REUTERS | Gilles Adt

FIDIC the disruptor: Liquidated damages to compensate the contractor for employer delay

Whether it’s the electric motor to the combustion engine or cryptocurrency to currencies, every industry seems to have a disruptor – perhaps we’ve found one in FIDIC for the construction industry and its re-imagining of the use of liquidated damages (LDs) in the soon-to-be published Green Book.

The special pre-release version of the new edition Green Book was revealed to delegates at the virtual FIDIC 2020 International Contract Users’ Event. The Green Book is for relatively small value projects – the World Bank recommends its use in projects valued up to US$10m (FIDIC itself sets no upper-limit). The key provisions of the Green Book, together with other exciting announcements from FIDIC are summarised in my colleague, Natalie Wardle’s, excellent blog, FIDIC contracts – a preview of what is to come.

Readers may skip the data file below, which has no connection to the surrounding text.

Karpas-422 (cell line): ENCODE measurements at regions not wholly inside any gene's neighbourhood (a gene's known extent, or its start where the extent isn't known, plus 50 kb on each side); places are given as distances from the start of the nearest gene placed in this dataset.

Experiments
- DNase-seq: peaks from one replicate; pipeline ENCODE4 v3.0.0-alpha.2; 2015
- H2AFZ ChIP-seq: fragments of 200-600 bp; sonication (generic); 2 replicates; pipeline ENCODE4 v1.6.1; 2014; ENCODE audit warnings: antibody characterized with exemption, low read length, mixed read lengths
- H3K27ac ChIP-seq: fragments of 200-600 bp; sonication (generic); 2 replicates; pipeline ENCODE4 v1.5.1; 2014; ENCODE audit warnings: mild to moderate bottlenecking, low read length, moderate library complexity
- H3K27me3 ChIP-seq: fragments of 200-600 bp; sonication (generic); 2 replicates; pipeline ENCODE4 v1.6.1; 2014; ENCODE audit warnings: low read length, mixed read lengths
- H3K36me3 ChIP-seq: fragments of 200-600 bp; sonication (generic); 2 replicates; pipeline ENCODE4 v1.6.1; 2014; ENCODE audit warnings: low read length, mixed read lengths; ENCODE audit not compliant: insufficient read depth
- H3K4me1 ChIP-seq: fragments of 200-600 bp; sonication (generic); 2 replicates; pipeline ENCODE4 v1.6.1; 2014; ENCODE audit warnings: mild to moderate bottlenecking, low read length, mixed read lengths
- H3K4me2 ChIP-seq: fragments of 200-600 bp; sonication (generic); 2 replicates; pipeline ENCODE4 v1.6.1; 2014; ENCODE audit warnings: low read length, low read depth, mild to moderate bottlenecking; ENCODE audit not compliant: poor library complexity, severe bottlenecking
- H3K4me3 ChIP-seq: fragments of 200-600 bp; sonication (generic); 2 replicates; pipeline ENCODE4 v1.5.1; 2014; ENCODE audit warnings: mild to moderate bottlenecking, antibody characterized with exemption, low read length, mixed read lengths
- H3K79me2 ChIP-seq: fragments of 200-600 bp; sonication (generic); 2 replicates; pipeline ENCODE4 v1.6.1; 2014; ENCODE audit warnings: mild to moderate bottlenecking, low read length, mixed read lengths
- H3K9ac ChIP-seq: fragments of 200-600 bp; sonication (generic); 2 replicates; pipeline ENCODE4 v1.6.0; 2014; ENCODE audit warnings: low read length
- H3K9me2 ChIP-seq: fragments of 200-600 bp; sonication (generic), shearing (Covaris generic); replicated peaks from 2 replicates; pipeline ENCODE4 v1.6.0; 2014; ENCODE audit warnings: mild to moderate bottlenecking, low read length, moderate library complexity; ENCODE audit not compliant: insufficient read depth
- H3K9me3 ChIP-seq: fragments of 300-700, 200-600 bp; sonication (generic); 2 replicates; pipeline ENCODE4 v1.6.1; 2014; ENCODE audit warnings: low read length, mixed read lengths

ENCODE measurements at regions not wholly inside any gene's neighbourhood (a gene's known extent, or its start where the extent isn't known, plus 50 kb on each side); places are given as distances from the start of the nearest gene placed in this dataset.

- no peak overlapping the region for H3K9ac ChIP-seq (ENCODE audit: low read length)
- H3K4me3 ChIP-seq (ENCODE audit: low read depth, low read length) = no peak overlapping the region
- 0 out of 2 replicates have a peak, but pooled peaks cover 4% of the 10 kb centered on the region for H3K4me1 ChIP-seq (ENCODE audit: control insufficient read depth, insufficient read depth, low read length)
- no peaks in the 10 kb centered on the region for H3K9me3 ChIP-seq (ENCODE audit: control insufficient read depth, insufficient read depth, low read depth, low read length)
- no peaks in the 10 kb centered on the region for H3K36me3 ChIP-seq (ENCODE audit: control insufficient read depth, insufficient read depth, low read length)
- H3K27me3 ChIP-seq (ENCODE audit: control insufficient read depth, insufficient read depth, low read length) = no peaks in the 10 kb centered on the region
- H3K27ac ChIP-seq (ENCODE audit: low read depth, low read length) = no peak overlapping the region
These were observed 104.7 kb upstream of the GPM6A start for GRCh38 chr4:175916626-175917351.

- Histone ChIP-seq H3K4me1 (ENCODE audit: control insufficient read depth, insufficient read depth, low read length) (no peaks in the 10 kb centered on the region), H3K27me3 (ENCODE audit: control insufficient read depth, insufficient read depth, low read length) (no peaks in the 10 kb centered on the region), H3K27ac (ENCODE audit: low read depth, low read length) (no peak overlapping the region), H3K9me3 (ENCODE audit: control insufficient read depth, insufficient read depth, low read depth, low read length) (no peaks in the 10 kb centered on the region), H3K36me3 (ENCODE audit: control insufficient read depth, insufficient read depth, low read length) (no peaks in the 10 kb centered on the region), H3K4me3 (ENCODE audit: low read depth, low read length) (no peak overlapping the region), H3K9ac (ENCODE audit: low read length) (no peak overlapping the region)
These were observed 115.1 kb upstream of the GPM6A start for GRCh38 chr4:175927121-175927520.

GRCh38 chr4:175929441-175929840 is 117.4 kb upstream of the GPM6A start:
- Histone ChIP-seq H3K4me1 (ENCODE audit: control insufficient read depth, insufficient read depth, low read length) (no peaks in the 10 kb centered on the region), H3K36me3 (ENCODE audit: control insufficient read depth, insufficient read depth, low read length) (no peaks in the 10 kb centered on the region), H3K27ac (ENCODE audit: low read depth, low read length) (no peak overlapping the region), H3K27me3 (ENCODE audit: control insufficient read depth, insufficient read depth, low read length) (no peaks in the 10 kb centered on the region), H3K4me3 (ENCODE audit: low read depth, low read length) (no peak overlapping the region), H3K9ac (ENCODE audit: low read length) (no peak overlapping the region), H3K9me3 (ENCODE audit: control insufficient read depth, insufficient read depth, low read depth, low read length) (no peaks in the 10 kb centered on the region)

The new edition introduces LDs to compensate the contractor for employer culpable delay alongside traditional “delay damages” to compensate the employer for contractor culpable delay. Should we now expect to see as commonplace LDs for, as FIDIC put it, “Prolongation Costs”?

How it works

Where a contractor is entitled to an extension to the Time for Completion (EOT) as well as Cost or Cost plus Profit (which is now set out in a useful Employer’s Risks table listing risks and their consequences), the contractor is entitled to “Prolongation Costs” for the duration of the relevant EOT. Prolongation Costs are defined as on-Site and off-Site overheads associated with a “compensable EOT”. So we are talking about the compensation of preliminaries for delay.

Unlike employer’s LDs for contractor delay, which are usually calculated pursuant to a pre-agreed daily or weekly rate, Prolongation Costs are calculated pursuant to a pre-agreed formula including:

  • The value of the Works carried out at the time of the delay event, as certified by the Engineer; and
  • The average “Weight” of the on-Site and off-Site overheads per day.